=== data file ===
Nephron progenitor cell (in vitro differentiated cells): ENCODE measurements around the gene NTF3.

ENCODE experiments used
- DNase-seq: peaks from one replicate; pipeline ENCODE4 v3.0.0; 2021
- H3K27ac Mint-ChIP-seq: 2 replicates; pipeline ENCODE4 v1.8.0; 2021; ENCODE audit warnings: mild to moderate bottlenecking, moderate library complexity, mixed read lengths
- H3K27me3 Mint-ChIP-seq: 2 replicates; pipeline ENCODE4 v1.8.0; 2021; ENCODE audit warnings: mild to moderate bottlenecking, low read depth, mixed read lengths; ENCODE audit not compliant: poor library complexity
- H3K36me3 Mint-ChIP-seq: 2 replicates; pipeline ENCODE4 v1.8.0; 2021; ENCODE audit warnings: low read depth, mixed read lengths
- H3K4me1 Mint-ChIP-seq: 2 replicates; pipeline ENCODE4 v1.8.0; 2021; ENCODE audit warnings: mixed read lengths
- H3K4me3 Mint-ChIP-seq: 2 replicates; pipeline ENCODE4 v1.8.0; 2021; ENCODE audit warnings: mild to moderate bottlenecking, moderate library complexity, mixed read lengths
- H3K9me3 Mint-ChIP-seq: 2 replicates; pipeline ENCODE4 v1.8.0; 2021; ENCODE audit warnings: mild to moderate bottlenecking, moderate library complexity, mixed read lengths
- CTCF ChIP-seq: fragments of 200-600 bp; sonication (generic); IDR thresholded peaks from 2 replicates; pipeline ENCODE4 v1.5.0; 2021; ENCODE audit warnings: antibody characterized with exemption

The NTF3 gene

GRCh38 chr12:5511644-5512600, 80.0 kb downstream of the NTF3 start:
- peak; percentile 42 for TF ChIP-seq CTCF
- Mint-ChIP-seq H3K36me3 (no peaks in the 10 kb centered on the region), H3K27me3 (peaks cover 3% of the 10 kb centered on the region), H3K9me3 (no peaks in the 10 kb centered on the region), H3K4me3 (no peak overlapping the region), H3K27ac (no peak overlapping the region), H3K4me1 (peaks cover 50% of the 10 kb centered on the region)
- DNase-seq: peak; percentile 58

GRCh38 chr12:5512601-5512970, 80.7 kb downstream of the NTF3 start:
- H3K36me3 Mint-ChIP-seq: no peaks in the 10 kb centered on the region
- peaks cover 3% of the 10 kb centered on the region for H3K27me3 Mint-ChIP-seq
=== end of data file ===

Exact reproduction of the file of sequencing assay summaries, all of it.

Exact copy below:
Nephron progenitor cell (in vitro differentiated cells): ENCODE measurements around the gene NTF3.

ENCODE experiments used
- DNase-seq: peaks from one replicate; pipeline ENCODE4 v3.0.0; 2021
- H3K27ac Mint-ChIP-seq: 2 replicates; pipeline ENCODE4 v1.8.0; 2021; ENCODE audit warnings: mild to moderate bottlenecking, moderate library complexity, mixed read lengths
- H3K27me3 Mint-ChIP-seq: 2 replicates; pipeline ENCODE4 v1.8.0; 2021; ENCODE audit warnings: mild to moderate bottlenecking, low read depth, mixed read lengths; ENCODE audit not compliant: poor library complexity
- H3K36me3 Mint-ChIP-seq: 2 replicates; pipeline ENCODE4 v1.8.0; 2021; ENCODE audit warnings: low read depth, mixed read lengths
- H3K4me1 Mint-ChIP-seq: 2 replicates; pipeline ENCODE4 v1.8.0; 2021; ENCODE audit warnings: mixed read lengths
- H3K4me3 Mint-ChIP-seq: 2 replicates; pipeline ENCODE4 v1.8.0; 2021; ENCODE audit warnings: mild to moderate bottlenecking, moderate library complexity, mixed read lengths
- H3K9me3 Mint-ChIP-seq: 2 replicates; pipeline ENCODE4 v1.8.0; 2021; ENCODE audit warnings: mild to moderate bottlenecking, moderate library complexity, mixed read lengths
- CTCF ChIP-seq: fragments of 200-600 bp; sonication (generic); IDR thresholded peaks from 2 replicates; pipeline ENCODE4 v1.5.0; 2021; ENCODE audit warnings: antibody characterized with exemption

The NTF3 gene

GRCh38 chr12:5511644-5512600, 80.0 kb downstream of the NTF3 start:
- peak; percentile 42 for TF ChIP-seq CTCF
- Mint-ChIP-seq H3K36me3 (no peaks in the 10 kb centered on the region), H3K27me3 (peaks cover 3% of the 10 kb centered on the region), H3K9me3 (no peaks in the 10 kb centered on the region), H3K4me3 (no peak overlapping the region), H3K27ac (no peak overlapping the region), H3K4me1 (peaks cover 50% of the 10 kb centered on the region)
- DNase-seq: peak; percentile 58

GRCh38 chr12:5512601-5512970, 80.7 kb downstream of the NTF3 start:
- H3K36me3 Mint-ChIP-seq: no peaks in the 10 kb centered on the region
- peaks cover 3% of the 10 kb centered on the region for H3K27me3 Mint-ChIP-seq